Disability service providers say they need more state funding, higher wages
The workers at Cornerstone Services in Joliet say they need higher wages and more help from state government to continue effectively serving the vulnerable every day.
Cornerstone serves individuals with intellectual and developmental disabilities and mental illness through a variety of programs.
Ben Stortz, the president and CEO of Cornerstone, said the state government has basically kept funding steady over the past decade, despite growing costs.
He said that’s led to the organization struggling to hire and keep workers. About 14% of Cornerstone’s staff positions remain open.
“We’re making sure people are getting services but just not the quality that we’d like to have,” Stortz said. “People’s lives are being affected.”
Stortz said those openings have led to staff members needing to work a lot of overtime and having to work with the bare minimum number of workers.
About 85% of Cornerstone’s revenue comes from the state government, with 9% coming from the federal government, 4% from miscellaneous sources and 2% from fundraising.
Cornerstone Services was founded in 1969 as the Will County Sheltered Workshop by concerned citizens and parents of people with disabilities.
This year, more than 1,100 people with disabilities depend on Cornerstone Services every day for assistance living and working in the community.
Staffers such as Carol Mobley, 48, help clients who live by themselves and make sure they can go to activities or jobs of their own.
Mobley, a house manager at Cornerstone who has worked there for
27 years, said the lack of funding and low wages has made serving clients more difficult.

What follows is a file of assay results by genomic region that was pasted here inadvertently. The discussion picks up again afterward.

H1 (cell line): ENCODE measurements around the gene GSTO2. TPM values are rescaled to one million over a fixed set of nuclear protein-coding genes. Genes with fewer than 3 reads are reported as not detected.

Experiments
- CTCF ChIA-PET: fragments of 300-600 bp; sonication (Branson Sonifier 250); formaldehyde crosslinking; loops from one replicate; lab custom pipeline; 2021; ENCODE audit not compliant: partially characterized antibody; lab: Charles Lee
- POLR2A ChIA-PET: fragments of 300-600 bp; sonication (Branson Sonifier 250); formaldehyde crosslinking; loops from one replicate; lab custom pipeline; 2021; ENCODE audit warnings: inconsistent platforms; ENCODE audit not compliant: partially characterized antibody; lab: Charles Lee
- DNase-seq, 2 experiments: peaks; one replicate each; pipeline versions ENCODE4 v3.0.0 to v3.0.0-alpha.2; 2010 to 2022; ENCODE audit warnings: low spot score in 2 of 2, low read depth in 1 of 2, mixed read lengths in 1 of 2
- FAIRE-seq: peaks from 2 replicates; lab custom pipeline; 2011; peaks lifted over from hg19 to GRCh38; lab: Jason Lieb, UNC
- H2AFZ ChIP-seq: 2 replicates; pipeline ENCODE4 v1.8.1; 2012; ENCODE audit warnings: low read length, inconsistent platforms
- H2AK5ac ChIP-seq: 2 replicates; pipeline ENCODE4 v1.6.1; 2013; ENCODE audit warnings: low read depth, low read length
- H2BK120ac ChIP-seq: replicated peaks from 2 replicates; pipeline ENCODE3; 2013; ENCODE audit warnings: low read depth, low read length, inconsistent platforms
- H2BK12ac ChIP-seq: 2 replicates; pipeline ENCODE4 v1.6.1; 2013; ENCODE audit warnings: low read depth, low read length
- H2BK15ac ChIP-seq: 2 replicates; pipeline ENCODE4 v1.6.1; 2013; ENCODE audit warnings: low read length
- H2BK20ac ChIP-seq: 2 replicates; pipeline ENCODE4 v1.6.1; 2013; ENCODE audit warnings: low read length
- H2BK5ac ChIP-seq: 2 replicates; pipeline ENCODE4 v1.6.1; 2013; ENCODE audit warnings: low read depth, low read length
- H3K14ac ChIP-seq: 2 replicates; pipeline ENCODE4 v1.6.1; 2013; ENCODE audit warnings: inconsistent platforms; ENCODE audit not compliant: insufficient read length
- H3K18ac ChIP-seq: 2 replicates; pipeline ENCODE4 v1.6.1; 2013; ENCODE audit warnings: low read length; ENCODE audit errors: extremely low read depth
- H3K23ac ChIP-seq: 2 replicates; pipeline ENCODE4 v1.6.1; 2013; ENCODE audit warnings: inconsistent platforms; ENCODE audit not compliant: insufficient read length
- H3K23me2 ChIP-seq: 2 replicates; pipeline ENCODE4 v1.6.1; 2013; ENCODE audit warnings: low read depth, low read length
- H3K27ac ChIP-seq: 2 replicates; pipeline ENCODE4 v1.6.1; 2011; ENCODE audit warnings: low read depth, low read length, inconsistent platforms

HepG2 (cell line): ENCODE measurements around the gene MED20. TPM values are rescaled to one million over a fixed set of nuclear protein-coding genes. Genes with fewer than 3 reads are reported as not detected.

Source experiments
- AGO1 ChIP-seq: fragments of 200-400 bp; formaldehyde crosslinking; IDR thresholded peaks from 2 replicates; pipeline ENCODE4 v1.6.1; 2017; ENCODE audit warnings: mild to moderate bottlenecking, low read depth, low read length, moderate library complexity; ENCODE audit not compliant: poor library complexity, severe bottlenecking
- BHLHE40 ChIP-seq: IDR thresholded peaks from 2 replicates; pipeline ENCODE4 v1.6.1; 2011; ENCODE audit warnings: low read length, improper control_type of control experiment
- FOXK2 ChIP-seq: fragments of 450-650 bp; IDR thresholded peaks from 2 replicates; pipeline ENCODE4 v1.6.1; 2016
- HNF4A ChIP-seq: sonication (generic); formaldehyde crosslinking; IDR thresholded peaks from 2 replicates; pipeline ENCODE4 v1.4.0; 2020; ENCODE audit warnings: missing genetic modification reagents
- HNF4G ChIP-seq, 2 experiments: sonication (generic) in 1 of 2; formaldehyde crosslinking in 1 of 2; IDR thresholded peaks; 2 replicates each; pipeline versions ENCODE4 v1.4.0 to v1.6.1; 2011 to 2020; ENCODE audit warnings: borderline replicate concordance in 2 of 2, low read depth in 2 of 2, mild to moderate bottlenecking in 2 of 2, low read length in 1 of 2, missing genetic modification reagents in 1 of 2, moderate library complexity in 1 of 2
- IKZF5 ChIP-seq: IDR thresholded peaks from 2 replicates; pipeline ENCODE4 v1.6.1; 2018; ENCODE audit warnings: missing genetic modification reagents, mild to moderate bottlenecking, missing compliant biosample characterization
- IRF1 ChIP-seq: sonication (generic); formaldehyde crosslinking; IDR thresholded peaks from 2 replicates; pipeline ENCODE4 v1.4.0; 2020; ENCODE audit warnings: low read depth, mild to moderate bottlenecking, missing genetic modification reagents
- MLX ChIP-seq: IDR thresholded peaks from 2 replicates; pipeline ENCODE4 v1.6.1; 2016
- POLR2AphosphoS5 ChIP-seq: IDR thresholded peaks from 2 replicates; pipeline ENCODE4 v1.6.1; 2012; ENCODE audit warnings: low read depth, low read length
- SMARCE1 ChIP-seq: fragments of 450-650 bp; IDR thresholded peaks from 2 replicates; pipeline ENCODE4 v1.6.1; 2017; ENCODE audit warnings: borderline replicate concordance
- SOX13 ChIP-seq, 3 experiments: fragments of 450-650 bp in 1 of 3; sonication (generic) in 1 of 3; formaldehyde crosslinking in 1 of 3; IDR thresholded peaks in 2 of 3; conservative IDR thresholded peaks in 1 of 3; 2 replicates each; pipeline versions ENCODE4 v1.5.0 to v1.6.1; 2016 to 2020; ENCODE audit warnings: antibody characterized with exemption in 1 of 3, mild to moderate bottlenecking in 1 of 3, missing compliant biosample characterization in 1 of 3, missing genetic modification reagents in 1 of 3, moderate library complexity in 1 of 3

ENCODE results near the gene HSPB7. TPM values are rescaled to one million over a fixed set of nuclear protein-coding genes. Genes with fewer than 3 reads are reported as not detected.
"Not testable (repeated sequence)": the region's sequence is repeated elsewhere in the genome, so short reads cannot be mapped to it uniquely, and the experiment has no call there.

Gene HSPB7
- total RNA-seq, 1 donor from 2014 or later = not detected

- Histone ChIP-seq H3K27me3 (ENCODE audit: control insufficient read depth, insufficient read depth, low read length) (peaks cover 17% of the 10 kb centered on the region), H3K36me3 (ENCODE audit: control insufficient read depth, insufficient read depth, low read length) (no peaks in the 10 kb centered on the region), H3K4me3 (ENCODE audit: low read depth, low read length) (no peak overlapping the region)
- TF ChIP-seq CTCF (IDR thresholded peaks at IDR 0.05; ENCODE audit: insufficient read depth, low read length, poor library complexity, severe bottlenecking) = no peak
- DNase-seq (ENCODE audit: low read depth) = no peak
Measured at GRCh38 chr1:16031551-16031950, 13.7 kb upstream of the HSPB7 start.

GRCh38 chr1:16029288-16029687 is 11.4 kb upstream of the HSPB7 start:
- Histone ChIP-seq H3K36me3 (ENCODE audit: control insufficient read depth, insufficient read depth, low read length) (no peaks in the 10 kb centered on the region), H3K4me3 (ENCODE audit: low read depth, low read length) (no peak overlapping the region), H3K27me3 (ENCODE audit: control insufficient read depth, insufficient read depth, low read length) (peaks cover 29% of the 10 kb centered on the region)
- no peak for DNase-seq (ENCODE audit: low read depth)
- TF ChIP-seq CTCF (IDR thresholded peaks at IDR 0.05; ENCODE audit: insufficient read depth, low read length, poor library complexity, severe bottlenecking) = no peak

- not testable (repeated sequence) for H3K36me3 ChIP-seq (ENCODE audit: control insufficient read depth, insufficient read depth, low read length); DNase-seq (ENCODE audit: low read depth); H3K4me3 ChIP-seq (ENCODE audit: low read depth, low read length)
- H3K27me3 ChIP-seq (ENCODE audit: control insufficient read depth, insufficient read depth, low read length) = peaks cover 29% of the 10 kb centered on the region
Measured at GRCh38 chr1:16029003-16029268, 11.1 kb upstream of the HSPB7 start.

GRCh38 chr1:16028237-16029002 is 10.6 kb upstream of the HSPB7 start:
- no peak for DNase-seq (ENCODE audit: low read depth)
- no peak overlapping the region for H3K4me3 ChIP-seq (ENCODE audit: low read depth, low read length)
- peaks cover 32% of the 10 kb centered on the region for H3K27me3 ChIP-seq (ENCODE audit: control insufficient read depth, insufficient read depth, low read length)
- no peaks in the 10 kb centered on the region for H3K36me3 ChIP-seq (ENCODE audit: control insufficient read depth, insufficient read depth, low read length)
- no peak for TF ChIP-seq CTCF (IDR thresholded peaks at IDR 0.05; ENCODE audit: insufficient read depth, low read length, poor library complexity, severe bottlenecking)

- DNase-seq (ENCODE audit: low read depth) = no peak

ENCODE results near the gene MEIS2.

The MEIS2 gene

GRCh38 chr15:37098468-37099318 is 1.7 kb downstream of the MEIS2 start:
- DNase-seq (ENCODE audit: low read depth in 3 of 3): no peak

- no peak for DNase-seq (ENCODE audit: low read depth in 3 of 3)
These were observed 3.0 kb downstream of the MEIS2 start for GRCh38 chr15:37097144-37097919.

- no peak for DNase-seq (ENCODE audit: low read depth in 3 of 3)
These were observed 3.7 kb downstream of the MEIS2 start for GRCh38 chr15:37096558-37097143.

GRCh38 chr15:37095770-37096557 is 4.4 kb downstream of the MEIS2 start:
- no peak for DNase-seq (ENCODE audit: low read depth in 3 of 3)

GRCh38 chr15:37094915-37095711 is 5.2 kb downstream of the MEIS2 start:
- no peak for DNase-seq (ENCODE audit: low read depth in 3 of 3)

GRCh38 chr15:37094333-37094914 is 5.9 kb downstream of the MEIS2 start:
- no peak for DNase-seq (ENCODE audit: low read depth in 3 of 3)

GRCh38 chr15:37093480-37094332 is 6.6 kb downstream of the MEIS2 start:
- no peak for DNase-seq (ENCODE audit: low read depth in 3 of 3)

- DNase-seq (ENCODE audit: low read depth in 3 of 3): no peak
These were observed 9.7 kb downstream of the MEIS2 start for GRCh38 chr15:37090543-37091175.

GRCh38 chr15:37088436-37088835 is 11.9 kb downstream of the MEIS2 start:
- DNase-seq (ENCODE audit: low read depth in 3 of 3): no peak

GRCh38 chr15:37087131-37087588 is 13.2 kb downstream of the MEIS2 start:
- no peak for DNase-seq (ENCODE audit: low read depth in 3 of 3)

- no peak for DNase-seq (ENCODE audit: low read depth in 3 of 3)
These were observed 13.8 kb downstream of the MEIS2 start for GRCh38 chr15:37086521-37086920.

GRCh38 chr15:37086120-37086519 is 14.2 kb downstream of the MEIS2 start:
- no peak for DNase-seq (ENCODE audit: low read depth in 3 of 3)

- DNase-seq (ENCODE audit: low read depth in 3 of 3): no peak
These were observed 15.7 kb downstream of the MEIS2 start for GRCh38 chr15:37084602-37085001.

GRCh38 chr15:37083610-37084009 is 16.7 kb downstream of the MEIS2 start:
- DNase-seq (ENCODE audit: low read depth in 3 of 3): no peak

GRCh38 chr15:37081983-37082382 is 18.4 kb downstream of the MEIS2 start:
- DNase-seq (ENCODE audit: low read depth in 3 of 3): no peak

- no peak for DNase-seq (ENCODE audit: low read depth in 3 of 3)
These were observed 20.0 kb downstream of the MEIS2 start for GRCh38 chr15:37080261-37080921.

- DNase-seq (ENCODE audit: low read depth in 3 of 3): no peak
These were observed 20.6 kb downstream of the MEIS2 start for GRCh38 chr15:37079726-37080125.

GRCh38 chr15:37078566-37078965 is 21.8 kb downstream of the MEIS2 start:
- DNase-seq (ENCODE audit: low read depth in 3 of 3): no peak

Although it can be frustrating to struggle to find new workers or retain those who want to leave for higher pay elsewhere, Mobley said that also negatively affects the people they serve.
“We have to enjoy what we do,” Mobley said. “And it cannot be for the money because we’ll all be gone.”
Mobley said it makes their jobs more difficult when there is turnover among staff members because of how it might affect clients.
Stortz said consistent staffing is needed to develop a rapport. More turnover can lead to clients struggling.
“As [employees] come in and then they realize how much they’re getting paid, they leave,” said Tajohnna Ulmer, a Cornerstone employee. “And they don’t realize that they’ve impacted the clients at the same time because the clients get attached.”
The agency also has had to cut down on programs and close a couple of the homes it has for clients. Stortz said that with adequate funding, they’d want to expand services, not reduce them.
Cornerstone also has had to compete with the growing logistics industry, with many potential employees opting for jobs in warehouses and distribution centers. There, they find higher pay than exists in disability services.
Mobley said she’s seen a lot of turnover in the group of five to six people that she’s supervised. Almost all the individuals she oversees now have second jobs.
Stortz said that Illinois’ decision to raise the minimum wage to $15 an hour also could increase competition for potential employees.
Some of the workers who have been at Cornerstone for well over a decade said they now have children working in the fast food industry who make more than they do.
Stortz said the state should ensure disability service workers across Illinois are paid enough so they can adequately help their clients.
“These jobs cannot be viewed as minimum-wage jobs,” Stortz said.